On Thursday, the University of London Union Senate, which represents 120,000 students, voted unanimously in favor of calling a campaign for the dismissal of evolutionary psychologist Satoshi Kanazawa. The London School of Economics professor made international headlines this week after publishing a scathing set of pseudoscientific bar graphs meant to prove how black women are "objectively and subjectively" less attractive than white, Asian and Native American women.
Kanazawa is currently on sabbatical, reports the BBC.
Our own Gender Matters columnist Akiba Solomon issued a brilliant takedown of Kanazawa's work, and points to a fact that the ULU also makes clear: this isn't an isolated incident. A press release issued by the group notes that Kanazawa's previous work includes "Are All Women Essentially Prostitutes?" and "What's Wrong with Muslims?", which estimates there to be "120 million potential suicide bombers worldwide."
Before sharing a few personal anecdotes about black womens' alleged ugliness, Solomon wrote about the true danger of Kanazawa's research:
Most women I know have such stories, but what makes them real and dangerous rather than one-offs of bad luck or true indications of attractiveness is the legacy of racist pseudoscience like Kanazawa's. His mess is overt and sloppy, so it's easy to debunk. I'm worried about how the underpinnings of his ideas have transcended centuries and nations, and how there's still a financial incentive for publishing them.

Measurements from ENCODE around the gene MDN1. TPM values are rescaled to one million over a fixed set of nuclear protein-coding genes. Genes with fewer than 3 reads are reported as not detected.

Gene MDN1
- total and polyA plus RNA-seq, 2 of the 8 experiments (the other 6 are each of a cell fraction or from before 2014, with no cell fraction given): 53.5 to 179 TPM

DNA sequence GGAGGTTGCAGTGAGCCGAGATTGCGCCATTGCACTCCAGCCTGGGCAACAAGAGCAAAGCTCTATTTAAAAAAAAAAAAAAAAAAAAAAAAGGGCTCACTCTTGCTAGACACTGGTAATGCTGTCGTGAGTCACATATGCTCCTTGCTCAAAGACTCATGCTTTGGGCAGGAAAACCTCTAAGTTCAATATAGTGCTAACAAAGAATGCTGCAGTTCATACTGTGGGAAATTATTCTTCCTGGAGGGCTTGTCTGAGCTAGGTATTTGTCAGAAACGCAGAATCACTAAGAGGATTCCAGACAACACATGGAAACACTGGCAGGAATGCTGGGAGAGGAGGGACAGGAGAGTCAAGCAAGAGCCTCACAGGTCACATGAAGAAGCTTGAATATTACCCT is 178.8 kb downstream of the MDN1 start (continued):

Change.org has also started a petition to fire Kanazawa from Psychology Today, which continues to publish his work.
Students in London are primarily concerned with his academic influence.
"Kanazawa deliberately manipulates fundings to justify racist ideology," Sherelle Davids, anti-racism officer-elect of the LSE Students' Union said in a press release. "As a Black woman I feel his conclusions are a direct attack on Black women everywhere who are not included in social ideas of beauty."
Meanwhile, LSE administrators have said that Kanazawa's views are "his own and do not in any way represent those of LSE as an institution." In a statement obtained by the BBC, the university said, "the important principle of academic freedom means that authors have the right to publish their views -- but it also gives others the freedom to disagree. We are conducting internal investigations into this matter."
Some students at the institution aren't buying it. "We support free speech and academic freedom, but Kanazawa's research fuels hate against ethnic and religious minorities promoted by neo-Nazi groups. Not only does he use LSE's credentials to legitimize his 'research' but this jeapordises the academic credibility of the LSE," said Amena Amer, a London School of Economics Education Officer.
Notably, the university also faced criticism earlier this year for its dealings with Libyan leader Muammar Gaddafi.